Allahabad: It's the beginning of a new tradition at the ghats of the Ganga. Around 100 manual scavengers from Rajasthan are taking a dip in its holy waters, washing away centuries of discrimination. Among them is 35-year-old Usha Chomar. As she offers her prayers to the mighty river, she says she was at first hesitant to come here. "On my way here, I was a bit hesitant, a bit embarrassed. I wondered if I would be allowed to bathe here. But when I came here, I saw that all the people were in it together. They were all one. They were all bathing, praying together. I liked it a lot," she says.
Manual scavenging - a sub-human, caste-based occupation still employes 50,000 Dalits - mostly women. For centuries, their touch, their voice, even their shadow, has been considered polluting by the upper castes. These women may have left the profession but the caste stigma continues. For Dr Bideshwar Pathak, the founder of Sulabh sanitation, the spiritual egalitarianism of the Kumbh made it the perfect place to make a point. "In Hindu rituals, the Sangam is a place where everyone wants to come and take a dip. Therefore it was very important that untouchables also come here. I think it will help them get acceptance in society," he says.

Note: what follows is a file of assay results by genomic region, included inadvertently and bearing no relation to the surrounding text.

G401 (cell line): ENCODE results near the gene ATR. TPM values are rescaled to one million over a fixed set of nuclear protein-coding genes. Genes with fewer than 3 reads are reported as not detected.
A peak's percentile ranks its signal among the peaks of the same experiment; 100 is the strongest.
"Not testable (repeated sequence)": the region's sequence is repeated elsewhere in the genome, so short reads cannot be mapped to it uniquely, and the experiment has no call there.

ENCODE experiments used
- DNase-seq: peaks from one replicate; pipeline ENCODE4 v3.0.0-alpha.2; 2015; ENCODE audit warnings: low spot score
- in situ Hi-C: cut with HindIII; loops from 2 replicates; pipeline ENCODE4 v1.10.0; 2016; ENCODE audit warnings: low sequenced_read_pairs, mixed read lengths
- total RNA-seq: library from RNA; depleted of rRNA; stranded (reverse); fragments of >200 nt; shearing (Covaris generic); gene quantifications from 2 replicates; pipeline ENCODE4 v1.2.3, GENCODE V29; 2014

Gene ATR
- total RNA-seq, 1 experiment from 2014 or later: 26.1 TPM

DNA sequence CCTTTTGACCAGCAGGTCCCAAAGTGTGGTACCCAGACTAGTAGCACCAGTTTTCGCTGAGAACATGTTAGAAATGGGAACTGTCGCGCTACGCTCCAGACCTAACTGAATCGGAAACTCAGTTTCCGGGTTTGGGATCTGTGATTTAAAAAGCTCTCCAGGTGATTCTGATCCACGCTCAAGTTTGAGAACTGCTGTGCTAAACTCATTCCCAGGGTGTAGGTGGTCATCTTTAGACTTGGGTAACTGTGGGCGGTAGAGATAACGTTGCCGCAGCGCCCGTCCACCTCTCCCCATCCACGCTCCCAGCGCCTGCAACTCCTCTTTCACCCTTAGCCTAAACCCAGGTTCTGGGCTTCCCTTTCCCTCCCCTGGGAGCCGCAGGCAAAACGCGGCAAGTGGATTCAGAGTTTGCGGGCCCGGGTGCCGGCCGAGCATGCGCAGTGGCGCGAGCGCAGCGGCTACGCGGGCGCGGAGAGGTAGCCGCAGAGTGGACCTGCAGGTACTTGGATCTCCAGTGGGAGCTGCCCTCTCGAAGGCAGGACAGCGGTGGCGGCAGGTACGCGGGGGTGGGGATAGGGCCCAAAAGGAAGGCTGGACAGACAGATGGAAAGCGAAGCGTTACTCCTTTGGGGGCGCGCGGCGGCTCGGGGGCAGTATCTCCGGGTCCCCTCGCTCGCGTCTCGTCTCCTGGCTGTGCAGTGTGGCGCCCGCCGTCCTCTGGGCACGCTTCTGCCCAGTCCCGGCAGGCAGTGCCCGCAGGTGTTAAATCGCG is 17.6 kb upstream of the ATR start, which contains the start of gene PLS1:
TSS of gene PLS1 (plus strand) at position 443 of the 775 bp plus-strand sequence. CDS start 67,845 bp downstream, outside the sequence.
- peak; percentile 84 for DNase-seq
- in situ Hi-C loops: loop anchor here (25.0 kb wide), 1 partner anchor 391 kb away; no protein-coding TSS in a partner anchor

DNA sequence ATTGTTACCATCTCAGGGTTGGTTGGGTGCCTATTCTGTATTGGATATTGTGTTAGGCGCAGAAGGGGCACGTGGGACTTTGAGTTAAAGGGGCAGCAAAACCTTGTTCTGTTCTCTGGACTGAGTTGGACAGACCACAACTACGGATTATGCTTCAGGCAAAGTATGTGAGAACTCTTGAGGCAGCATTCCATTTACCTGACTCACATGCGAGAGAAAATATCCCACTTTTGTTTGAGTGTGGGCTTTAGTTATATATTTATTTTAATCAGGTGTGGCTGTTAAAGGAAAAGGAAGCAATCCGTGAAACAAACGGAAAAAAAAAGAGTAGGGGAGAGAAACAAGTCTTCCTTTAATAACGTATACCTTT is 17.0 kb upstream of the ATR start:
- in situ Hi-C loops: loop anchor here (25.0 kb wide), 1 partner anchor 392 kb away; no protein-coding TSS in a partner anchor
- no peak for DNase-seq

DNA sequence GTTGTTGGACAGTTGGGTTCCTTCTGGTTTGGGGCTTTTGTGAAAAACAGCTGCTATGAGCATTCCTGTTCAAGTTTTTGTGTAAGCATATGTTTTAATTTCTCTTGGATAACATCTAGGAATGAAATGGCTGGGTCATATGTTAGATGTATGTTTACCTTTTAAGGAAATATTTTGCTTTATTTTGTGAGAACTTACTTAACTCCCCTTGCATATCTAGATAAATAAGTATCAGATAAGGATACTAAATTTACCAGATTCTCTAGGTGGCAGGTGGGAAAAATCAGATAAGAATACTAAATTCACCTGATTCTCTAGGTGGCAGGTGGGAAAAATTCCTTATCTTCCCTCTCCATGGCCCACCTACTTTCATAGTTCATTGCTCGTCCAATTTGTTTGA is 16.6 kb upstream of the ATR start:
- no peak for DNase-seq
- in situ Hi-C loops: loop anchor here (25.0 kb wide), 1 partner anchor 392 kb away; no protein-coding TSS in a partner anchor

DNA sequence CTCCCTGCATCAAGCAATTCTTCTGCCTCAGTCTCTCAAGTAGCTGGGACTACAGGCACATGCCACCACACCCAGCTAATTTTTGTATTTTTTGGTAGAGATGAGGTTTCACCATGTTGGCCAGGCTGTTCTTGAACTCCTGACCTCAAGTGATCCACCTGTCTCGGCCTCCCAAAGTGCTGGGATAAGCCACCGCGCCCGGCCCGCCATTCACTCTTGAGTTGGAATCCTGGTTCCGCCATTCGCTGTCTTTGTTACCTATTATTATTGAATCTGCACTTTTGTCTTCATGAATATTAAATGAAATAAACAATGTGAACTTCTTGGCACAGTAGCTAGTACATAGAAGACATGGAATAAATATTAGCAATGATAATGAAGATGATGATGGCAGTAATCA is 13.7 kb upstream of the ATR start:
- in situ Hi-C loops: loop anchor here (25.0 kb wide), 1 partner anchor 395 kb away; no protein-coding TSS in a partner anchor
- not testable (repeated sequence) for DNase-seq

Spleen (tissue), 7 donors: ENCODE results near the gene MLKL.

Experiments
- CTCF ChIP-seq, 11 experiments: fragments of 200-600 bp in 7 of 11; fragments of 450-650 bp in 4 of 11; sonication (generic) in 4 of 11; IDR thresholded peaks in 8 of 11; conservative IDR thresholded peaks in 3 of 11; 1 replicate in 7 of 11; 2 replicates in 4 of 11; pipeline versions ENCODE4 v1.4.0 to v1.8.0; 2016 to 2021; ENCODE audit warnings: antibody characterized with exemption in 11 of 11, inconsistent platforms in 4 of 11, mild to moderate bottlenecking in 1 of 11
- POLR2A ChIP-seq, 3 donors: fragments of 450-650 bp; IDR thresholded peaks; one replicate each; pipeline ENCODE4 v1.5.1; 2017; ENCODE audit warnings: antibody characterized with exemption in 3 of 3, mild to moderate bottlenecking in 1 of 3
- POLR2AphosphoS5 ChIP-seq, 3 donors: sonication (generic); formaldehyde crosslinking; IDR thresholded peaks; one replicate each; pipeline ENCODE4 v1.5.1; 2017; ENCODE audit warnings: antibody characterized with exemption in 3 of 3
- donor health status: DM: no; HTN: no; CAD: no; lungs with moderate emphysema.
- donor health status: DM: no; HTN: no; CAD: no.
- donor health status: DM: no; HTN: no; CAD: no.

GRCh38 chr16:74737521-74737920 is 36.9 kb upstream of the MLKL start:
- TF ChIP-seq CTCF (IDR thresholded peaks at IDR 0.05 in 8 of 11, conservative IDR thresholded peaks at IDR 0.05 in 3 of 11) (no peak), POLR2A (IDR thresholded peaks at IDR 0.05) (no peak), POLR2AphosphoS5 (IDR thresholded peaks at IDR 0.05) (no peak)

Dr Pathak has found an unusual ally in Maharaj Anandgiri, the mahant of the local Hanuman temple. He's the one hosting these women, in the belief that this social mixing was long overdue.
At the Sangam - the confluence of the Ganga, the Yamuna and the Saraswati, the whole world is one family. As they leave, these women have just one prayer on their lips, that no one else ever has to go through what they did.
All may be equal in the kingdom of the mighty Ganga. But 64 years after Independence, the civilization it spawned has still not been able to pass a law banning the most inhuman form of slavery. The manual scavenging bill is still pending in Parliament. It will take more than a dip in these holy waters for it to be passed in the next session.